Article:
[Horology 101] Five of our favourite skeleton dials

Are you afraid of skeletons? Skeleton watches epitomise avant-garde design and contemporary art; a less is more approach. The underlying movement is typically pared down and stripped to its architectural form, with remaining surfaces decorated or reworked. These pieces are fitted with an open-worked dial (a solid dial with cutouts) or uses transparent material such as sapphire for the ultimate eye candy experience. Consequently, their looks can vary from traditional to innovative, making them somewhat of an acquired taste. It’s complicated, ‘ya know?

Here are our picks of five skeleton watches – we won’t go in-depth on their technicality as much digital ink have been spilled on them.

Zenith Chronomaster El Primero Skeleton

Think of horological icons and Zenith’s El Primero would spring to mind. Born in 1969, El Primero was (and is) regarded as one of horology’s all-time greatest hits – so much that it’s still being produced today. Chief among the many variations is the Chronomaster El Primero Skeleton. The movement eschews complete transparency, in favour of skeletonising specific elements such as the date wheel and gears. It retains a symmetrical dial layout, with partially open-worked sub-dials for added visual zest: all without compromising legibility. Housed in a 45mm black ceramic case, this badass rendition is a tasteful execution with classical appeal. Very cool.

 

Richard Mille RM11-03

Richard Mille (literally) carved out his niche segment of luxury-yet-durable watches. As his flagship timepiece, the RM11-03 packs performance and aesthetics punch. The watch is a technical masterpiece equipped with an advanced chronograph movement. But, one of its main attraction is the extensive skeletonization of dial and movement. Every component is designed to ensure perfect fit, being visible through a sapphire crystal dial. Though appearing to be highly technical and complex, the aesthetics is practical: big date, thick hour and minute hands and applied lume. All is wrapped up in the brand’s signature tonneau shaped case, sized at 40x50mm.

 

TAG Heuer Carrera 02T

TAG stands for “Techniques d’Avant Garde”, and rightfully so. The brand’s flagship Carrera Heuer-02T is an aggressively contemporary piece, as well as being the cheapest Swiss-made tourbillon chronograph – a fact they’re rather proud of. Its skeletal movement is impressive, incorporating modern aesthetics and usage of three-dimensional bridges for added depth. The partially skeletonised dial dons a pleasant symmetrical layout that, on the surface at least, appears straightforward and offers a glimpse into its beating heart. The watch is packed into a 45mm case, available in a slew of metals from sizzling rose gold to frozen steel (iced out).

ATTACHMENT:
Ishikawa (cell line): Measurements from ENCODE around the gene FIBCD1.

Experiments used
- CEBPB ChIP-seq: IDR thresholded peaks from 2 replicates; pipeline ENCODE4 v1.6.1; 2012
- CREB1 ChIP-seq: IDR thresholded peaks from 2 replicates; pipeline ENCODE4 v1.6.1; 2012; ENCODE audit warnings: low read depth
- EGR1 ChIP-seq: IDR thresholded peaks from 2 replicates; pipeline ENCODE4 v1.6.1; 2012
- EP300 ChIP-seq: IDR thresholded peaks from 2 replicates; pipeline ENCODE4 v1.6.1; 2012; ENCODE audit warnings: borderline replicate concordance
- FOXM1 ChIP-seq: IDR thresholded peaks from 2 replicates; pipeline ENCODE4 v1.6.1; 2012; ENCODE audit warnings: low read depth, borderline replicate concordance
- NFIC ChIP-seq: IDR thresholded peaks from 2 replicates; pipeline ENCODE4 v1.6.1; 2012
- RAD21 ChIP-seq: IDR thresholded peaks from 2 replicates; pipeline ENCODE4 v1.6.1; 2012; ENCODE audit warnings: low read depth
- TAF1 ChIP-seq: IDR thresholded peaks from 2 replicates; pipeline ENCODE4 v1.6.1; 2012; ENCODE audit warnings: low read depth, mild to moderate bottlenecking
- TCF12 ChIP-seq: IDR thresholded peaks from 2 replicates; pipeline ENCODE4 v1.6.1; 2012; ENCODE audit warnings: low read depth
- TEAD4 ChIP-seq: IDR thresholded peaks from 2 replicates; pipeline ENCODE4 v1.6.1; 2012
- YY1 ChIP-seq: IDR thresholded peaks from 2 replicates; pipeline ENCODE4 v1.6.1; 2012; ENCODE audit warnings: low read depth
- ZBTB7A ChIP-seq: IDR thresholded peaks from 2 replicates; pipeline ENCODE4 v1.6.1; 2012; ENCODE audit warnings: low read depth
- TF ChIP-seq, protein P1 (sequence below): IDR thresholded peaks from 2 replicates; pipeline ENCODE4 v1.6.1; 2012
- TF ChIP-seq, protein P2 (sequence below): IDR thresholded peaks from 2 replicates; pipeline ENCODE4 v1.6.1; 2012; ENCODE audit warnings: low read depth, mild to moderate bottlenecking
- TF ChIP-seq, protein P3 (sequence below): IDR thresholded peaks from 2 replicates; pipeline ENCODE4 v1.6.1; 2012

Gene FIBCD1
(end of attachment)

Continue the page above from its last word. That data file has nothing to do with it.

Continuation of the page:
Cartier Santos Dumont Skeleton

As the first-ever pilot’s watch and mens wristwatch for that matter, Cartier’s Santos line is synonymous with heritage and luxury. The Santos Dumont Skeleton is a refreshing take on a traditional timepiece, made unapologetically modern. Linking the past is a case shape that has stood the test of time. Its dial and movement have however, been redesigned with a minimalist concept. But the cherry on the cake? Its signature Roman numerals double up as movement bridges; the beating heart in the Dumont Skeleton is purpose-built from scratch (rather than eliminating components) for the ultimate viewing pleasure. Impressed? Yeah, I thought so.

 

Audemars Piguet Royal Oak Double Balance Wheel Openworked

Audemars Piguet broke the rules with their original Royal Oak and might’ve broken them again, this time with their skeleton creation (talk about unfair competition; I kid, I kid). There’s no two ways about it: the Royal Oak Openworked is deadly gorgeous (no pun intended). Every detail from its case, to bracelet, to shape is carefully executed with consideration of the brand’s qualities and values – a powerful statement piece. The movement is perhaps the definition of “wrist porn”; simply irresistible and boasts impressive technicalities. Trust us, this is a piece you’d want to have an eyeful of.

Skeleton watches are perhaps the ultimate test of a manufacturer’s panache and capability as, having more ‘exposure’ means being subject to greater scrutiny. The list above is just a sample of a few exquisite skeleton watches available, and there exists many more of such fine watchmaking art in the world of horology. What are your thoughts on skeleton watches? Let us know in the comments below!

Text by Daniel Chua @horogenie

By |2018-11-14T09:24:23+00:00November 14th, 2018|News|0 Comments

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